|Spring in its step: The ECB's headquarters in Frankfurt|
The pixie-dust effect of the ECB’s statement of intent on March 10 (it won’t actually define terms for its corporate bond buying until late in the second quarter) did not extend to the market for secondary credit trading, however.
The recent struggles by Credit Suisse to first understand and then reduce its holdings of distressed credit underscored the problems that banks have with secondary trading of corporate bonds and loans.
It could be argued that Credit Suisse should have retained its problematic credit positions in late 2015 and the first quarter of 2016 and worked down its holdings after the ECB contributed to a reversal of global spread widening.
Instead the bank realized close to $1 billion of losses that a bold trading manager might have avoided. Gutsy trading heads of the type that used to walk the dealing floors at Credit Suisse and Goldman Sachs are out of fashion now, however.
Liquidity in secondary credit trading has diminished; the ECB’s arrival as a buyer of corporate bonds is likely to exacerbate this trend. Euromoney warned last year about potential conflicts of interest in ECB purchases of bonds from corporates such as Volkswagen that suffer reputational damage and could try to exploit any implicit central bank endorsement. We also cautioned about the distorting effects of the emergence of a so-called Draghi put for corporate bonds.
The short-term impact of the March announcement that the ECB will make direct bond purchases was benign. European corporate bond spreads for non-bank borrowers that may be eligible for ECB buying fell sharply, and related financial spreads enjoyed similar and at times faster tightening.
Banks such as Barclays, Commerzbank and Santander were able to issue debt as the market for euro-denominated bond issuance revived, and US borrowers including Fedex were also beneficiaries – with US issuers able to maintain their 2015 share of roughly 25% of euro bond issuance.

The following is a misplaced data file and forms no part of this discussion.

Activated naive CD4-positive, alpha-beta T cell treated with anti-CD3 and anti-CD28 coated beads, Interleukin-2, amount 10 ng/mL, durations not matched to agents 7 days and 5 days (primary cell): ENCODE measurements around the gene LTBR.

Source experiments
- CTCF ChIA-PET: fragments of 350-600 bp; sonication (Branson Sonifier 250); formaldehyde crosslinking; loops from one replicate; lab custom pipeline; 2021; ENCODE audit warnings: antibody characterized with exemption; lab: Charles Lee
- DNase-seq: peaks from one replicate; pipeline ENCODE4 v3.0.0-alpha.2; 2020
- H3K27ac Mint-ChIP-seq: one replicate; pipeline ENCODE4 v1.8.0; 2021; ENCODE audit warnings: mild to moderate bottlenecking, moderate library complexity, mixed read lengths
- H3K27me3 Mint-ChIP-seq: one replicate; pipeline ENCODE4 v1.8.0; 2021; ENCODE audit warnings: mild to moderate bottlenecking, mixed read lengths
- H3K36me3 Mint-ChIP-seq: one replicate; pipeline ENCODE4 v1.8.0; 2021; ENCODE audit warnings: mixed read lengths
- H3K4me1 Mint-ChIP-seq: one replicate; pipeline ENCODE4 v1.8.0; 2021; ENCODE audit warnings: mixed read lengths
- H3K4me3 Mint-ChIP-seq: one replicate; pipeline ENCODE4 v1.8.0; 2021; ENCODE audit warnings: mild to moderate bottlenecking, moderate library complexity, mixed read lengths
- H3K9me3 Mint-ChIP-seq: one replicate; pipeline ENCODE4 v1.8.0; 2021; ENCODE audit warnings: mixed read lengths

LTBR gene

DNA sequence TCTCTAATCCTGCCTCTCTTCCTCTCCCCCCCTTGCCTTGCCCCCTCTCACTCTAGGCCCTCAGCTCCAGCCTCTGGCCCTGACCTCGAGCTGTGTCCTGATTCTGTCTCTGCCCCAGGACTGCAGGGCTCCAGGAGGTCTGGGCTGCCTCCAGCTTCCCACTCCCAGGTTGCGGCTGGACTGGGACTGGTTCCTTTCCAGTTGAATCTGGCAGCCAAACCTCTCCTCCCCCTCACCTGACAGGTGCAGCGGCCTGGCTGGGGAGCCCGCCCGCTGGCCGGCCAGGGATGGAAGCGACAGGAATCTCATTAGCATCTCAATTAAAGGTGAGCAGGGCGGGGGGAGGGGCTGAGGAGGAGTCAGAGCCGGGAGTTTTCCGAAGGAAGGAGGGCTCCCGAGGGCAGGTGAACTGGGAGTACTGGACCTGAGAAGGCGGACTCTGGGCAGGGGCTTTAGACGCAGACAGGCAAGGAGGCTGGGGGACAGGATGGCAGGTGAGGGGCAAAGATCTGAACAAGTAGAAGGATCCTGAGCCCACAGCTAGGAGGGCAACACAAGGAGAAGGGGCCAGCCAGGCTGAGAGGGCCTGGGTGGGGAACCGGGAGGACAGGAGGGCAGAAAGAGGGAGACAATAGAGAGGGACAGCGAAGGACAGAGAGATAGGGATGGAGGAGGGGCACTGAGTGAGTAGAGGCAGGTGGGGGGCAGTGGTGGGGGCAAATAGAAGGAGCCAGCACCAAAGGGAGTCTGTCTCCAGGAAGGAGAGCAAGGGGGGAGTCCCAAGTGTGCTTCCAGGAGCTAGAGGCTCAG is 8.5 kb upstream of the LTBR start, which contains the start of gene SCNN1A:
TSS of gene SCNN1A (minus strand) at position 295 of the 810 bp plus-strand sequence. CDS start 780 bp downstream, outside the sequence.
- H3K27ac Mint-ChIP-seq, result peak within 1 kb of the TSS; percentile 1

One deal that seemed to demonstrate the benefits of the ECB’s move also highlights another potential pitfall, however. A week after the ECB announced its plans, AB InBev sold the largest euro-denominated bond yet seen. The €13.25 billion multi-tranche bond helped the Belgium-based brewer to fund its planned acquisition of SABMiller and generated over €30 billion of demand from investors keen to join the party in debt that may have the ECB as a backstop buyer. It also attracted investors who anticipate at least a degree of secondary liquidity, given the size of the bond.
The appeal of jumbo bonds from big issuers is causing growing bifurcation in the debt markets, which the ECB may exacerbate. Frequent borrowers with the promise of a debt issuance schedule are able to sell bonds much more easily than smaller corporates with uncertain future debt needs. This trend will not help the goal of both policymakers and investment banks in Europe of speeding up the region’s shift from corporate lending to development of broad capital market issuance comparable with that in the US.
It will also do little to boost credit trading revenues for banks, as debt investors effectively adopt a buy-and-hold policy, where the nearest thing to secondary liquidity is the prospect of further issuance by the very biggest borrowers.